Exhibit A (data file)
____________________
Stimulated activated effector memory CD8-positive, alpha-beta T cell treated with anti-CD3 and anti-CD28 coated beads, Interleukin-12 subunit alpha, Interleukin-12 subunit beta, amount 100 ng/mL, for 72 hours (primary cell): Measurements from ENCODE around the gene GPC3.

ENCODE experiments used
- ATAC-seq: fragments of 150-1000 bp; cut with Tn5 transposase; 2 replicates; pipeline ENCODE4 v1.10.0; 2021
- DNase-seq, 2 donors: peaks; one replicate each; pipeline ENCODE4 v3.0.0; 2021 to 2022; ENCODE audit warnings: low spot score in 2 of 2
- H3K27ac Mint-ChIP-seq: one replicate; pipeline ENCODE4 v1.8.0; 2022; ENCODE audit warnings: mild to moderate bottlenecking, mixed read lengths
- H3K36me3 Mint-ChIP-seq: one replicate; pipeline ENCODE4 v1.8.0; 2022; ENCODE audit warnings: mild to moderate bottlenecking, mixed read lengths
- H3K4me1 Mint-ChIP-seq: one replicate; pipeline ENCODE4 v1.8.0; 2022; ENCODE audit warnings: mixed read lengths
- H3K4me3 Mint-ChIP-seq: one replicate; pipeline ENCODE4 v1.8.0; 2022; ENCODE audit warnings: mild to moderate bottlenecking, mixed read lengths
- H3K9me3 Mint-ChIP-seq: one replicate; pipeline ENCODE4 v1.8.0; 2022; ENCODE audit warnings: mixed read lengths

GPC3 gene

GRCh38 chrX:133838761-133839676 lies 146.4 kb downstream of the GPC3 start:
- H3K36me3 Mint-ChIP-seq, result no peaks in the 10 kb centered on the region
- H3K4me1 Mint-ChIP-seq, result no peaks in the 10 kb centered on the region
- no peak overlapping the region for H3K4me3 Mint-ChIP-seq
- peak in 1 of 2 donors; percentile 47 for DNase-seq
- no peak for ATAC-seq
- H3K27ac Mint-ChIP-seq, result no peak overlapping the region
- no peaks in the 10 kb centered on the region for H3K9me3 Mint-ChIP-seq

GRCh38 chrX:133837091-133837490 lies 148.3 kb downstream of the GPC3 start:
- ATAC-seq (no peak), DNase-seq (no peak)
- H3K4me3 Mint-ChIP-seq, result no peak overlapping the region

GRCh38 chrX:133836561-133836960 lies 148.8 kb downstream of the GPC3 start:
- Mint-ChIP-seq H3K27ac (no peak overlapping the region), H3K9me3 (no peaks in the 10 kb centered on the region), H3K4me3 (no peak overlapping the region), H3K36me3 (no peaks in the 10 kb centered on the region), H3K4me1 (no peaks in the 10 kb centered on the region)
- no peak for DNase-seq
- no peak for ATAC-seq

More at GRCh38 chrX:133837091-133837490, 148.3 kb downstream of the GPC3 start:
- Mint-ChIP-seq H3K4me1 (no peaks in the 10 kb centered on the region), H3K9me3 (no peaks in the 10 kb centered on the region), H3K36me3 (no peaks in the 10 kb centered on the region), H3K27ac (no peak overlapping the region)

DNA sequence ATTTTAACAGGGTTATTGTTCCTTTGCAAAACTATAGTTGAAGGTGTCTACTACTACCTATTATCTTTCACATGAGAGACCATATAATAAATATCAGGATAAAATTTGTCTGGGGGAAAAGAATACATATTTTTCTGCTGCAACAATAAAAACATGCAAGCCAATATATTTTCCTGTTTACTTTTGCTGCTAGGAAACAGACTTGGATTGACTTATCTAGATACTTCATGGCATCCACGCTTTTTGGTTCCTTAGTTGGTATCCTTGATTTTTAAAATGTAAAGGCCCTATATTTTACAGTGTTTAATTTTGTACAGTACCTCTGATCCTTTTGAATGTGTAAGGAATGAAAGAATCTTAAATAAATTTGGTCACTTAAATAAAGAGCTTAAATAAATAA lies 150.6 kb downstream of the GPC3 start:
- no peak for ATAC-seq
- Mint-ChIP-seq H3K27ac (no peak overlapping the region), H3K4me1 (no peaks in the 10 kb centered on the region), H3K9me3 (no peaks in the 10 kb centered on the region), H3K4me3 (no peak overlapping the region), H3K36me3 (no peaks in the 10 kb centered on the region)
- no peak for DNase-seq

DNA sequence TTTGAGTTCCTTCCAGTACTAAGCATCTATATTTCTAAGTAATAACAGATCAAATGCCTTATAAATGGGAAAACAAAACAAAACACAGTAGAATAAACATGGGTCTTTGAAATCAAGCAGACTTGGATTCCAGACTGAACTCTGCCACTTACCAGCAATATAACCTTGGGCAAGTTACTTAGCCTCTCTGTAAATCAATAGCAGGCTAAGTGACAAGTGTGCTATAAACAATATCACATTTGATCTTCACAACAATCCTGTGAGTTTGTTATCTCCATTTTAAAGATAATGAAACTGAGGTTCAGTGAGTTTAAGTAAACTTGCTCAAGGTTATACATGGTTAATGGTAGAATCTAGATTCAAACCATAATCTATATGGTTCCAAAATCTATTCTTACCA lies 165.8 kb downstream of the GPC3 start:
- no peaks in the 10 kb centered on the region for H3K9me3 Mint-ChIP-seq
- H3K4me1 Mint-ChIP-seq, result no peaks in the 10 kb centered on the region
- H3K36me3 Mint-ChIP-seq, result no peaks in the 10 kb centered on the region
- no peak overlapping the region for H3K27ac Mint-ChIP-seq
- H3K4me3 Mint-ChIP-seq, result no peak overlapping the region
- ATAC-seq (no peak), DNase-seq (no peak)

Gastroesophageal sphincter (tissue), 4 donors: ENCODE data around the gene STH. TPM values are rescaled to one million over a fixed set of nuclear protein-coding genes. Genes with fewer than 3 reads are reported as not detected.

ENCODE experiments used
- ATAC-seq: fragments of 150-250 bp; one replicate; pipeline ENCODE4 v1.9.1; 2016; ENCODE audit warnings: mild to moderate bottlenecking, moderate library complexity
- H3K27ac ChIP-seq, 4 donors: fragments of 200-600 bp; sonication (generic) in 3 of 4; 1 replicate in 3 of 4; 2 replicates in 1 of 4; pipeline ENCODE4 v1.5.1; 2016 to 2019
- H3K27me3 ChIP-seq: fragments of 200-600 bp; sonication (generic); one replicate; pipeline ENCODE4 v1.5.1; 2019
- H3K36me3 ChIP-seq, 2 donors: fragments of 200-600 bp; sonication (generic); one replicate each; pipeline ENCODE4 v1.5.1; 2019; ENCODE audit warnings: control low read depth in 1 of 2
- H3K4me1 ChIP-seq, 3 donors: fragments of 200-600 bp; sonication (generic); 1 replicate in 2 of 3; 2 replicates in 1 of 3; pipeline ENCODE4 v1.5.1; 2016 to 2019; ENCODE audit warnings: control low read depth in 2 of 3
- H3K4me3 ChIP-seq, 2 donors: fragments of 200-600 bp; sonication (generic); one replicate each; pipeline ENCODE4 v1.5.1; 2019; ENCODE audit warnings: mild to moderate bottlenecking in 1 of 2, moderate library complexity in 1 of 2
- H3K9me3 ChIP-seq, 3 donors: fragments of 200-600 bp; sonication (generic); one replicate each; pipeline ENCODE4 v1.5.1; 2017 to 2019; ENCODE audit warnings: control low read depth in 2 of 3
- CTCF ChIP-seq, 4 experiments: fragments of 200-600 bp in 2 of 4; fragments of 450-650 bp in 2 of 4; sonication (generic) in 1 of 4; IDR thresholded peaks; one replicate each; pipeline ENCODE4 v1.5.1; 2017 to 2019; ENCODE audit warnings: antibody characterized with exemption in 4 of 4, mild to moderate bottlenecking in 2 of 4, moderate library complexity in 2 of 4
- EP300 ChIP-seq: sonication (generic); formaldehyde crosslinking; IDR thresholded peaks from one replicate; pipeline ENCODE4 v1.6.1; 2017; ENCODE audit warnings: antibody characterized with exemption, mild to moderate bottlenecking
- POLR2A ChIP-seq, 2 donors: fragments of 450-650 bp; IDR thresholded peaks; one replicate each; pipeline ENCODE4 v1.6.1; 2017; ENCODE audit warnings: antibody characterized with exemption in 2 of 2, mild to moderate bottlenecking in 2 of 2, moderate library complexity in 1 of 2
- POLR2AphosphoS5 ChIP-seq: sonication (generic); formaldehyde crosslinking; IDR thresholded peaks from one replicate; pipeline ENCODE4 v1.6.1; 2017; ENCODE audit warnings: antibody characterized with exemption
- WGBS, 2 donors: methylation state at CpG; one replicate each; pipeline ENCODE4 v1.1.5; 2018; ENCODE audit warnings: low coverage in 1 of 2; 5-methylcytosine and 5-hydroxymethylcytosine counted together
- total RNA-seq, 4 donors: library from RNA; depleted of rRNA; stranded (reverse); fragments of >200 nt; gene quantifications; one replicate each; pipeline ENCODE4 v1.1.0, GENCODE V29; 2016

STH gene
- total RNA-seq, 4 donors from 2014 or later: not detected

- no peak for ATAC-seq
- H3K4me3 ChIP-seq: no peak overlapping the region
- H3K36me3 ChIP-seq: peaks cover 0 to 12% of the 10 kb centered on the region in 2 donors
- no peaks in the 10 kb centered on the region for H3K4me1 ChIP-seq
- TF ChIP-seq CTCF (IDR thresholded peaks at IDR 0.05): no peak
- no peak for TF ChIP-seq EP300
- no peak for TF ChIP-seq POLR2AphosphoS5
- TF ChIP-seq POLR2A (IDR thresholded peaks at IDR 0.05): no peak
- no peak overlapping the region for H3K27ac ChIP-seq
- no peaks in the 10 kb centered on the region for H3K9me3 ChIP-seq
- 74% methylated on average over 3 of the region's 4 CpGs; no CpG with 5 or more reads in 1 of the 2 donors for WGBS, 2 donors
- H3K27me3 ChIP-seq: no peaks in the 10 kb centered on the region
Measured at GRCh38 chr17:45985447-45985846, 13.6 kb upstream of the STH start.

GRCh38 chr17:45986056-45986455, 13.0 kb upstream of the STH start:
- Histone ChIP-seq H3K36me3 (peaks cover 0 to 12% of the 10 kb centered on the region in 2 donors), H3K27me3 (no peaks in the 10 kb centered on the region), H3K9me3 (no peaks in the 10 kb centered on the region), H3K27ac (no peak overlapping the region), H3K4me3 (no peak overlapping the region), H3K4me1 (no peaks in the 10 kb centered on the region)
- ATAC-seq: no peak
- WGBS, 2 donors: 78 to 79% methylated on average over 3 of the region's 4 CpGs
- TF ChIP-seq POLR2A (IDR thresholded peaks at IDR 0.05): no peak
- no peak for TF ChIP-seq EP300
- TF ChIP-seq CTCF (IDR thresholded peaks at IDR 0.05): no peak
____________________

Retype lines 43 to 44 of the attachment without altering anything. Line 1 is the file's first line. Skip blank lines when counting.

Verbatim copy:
- H3K27me3 ChIP-seq: fragments of 200-600 bp; sonication (generic); one replicate; pipeline ENCODE4 v1.5.1; 2019
- H3K36me3 ChIP-seq, 2 donors: fragments of 200-600 bp; sonication (generic); one replicate each; pipeline ENCODE4 v1.5.1; 2019; ENCODE audit warnings: control low read depth in 1 of 2